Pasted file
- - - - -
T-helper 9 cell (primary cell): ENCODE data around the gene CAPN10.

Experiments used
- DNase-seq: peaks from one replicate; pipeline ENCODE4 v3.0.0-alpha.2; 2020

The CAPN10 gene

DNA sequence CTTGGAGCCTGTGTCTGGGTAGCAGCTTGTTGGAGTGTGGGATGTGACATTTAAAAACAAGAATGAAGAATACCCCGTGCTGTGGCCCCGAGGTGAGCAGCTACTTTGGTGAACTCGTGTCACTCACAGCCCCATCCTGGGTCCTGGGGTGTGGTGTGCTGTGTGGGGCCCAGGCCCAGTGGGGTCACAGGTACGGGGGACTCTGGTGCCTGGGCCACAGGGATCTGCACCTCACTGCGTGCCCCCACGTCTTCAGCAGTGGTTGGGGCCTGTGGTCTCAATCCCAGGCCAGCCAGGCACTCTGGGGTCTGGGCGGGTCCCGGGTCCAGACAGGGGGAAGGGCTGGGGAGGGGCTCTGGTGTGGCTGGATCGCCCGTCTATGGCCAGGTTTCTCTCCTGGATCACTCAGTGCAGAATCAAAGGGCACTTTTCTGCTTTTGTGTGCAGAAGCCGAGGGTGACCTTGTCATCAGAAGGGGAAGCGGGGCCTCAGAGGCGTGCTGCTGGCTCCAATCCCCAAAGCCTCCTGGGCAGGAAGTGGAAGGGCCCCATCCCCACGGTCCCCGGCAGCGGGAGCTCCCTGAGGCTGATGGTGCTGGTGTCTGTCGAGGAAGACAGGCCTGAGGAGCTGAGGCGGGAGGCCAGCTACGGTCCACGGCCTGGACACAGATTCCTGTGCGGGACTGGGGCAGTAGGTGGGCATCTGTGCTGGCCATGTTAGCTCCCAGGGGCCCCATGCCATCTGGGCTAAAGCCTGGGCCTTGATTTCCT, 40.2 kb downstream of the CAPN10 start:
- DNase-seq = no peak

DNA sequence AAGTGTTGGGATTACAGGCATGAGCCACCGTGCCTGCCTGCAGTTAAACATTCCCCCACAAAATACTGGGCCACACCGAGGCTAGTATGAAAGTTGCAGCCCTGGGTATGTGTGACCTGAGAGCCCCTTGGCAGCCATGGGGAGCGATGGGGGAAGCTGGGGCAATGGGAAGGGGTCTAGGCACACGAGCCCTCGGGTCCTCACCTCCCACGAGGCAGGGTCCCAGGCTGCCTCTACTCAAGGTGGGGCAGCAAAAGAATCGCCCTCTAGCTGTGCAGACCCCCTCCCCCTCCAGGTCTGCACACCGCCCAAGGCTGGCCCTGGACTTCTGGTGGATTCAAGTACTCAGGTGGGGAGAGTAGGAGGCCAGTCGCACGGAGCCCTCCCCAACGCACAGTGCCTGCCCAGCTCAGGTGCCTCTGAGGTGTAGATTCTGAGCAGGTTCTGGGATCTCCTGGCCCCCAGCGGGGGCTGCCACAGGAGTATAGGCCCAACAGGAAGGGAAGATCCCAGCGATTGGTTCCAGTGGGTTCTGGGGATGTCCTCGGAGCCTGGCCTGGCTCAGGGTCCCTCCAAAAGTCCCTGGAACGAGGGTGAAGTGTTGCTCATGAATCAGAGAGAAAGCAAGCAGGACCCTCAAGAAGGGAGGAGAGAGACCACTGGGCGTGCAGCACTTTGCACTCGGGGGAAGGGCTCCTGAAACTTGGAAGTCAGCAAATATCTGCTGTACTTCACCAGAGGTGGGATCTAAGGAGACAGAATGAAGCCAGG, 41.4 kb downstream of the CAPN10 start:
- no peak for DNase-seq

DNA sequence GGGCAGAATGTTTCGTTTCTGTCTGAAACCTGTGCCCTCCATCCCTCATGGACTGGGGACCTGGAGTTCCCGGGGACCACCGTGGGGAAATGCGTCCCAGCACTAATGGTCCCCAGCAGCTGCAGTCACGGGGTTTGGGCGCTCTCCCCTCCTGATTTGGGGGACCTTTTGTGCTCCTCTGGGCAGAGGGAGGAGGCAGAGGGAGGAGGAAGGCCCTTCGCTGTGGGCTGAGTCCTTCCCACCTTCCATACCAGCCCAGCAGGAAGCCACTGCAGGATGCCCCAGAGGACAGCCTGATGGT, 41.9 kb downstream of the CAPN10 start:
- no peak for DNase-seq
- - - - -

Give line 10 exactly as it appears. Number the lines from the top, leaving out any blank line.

- no peak for DNase-seq